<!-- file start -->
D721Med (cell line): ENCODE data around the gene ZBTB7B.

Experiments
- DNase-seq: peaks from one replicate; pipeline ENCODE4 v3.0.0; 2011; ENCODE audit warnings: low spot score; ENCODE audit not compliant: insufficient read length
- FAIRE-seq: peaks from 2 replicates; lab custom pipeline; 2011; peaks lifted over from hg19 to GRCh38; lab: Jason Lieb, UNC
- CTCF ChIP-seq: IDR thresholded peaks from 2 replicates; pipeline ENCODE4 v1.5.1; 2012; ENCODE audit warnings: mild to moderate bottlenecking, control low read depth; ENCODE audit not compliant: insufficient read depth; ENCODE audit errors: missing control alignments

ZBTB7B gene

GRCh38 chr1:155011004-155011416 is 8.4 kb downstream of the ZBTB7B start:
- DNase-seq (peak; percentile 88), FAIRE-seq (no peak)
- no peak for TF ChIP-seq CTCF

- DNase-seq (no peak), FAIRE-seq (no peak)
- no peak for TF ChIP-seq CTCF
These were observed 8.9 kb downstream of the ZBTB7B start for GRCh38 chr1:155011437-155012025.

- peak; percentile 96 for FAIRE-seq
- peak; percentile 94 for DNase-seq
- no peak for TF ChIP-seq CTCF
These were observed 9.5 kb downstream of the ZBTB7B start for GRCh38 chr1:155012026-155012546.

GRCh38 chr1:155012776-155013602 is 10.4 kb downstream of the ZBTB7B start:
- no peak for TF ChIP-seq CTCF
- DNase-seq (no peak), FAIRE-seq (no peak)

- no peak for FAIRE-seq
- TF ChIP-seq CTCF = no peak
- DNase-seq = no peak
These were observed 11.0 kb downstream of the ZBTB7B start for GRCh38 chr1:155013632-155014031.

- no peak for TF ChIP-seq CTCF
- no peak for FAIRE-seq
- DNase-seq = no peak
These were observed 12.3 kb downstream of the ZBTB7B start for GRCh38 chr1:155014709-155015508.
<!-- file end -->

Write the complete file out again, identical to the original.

D721Med (cell line): ENCODE data around the gene ZBTB7B.

Experiments
- DNase-seq: peaks from one replicate; pipeline ENCODE4 v3.0.0; 2011; ENCODE audit warnings: low spot score; ENCODE audit not compliant: insufficient read length
- FAIRE-seq: peaks from 2 replicates; lab custom pipeline; 2011; peaks lifted over from hg19 to GRCh38; lab: Jason Lieb, UNC
- CTCF ChIP-seq: IDR thresholded peaks from 2 replicates; pipeline ENCODE4 v1.5.1; 2012; ENCODE audit warnings: mild to moderate bottlenecking, control low read depth; ENCODE audit not compliant: insufficient read depth; ENCODE audit errors: missing control alignments

ZBTB7B gene

GRCh38 chr1:155011004-155011416 is 8.4 kb downstream of the ZBTB7B start:
- DNase-seq (peak; percentile 88), FAIRE-seq (no peak)
- no peak for TF ChIP-seq CTCF

- DNase-seq (no peak), FAIRE-seq (no peak)
- no peak for TF ChIP-seq CTCF
These were observed 8.9 kb downstream of the ZBTB7B start for GRCh38 chr1:155011437-155012025.

- peak; percentile 96 for FAIRE-seq
- peak; percentile 94 for DNase-seq
- no peak for TF ChIP-seq CTCF
These were observed 9.5 kb downstream of the ZBTB7B start for GRCh38 chr1:155012026-155012546.

GRCh38 chr1:155012776-155013602 is 10.4 kb downstream of the ZBTB7B start:
- no peak for TF ChIP-seq CTCF
- DNase-seq (no peak), FAIRE-seq (no peak)

- no peak for FAIRE-seq
- TF ChIP-seq CTCF = no peak
- DNase-seq = no peak
These were observed 11.0 kb downstream of the ZBTB7B start for GRCh38 chr1:155013632-155014031.

- no peak for TF ChIP-seq CTCF
- no peak for FAIRE-seq
- DNase-seq = no peak
These were observed 12.3 kb downstream of the ZBTB7B start for GRCh38 chr1:155014709-155015508.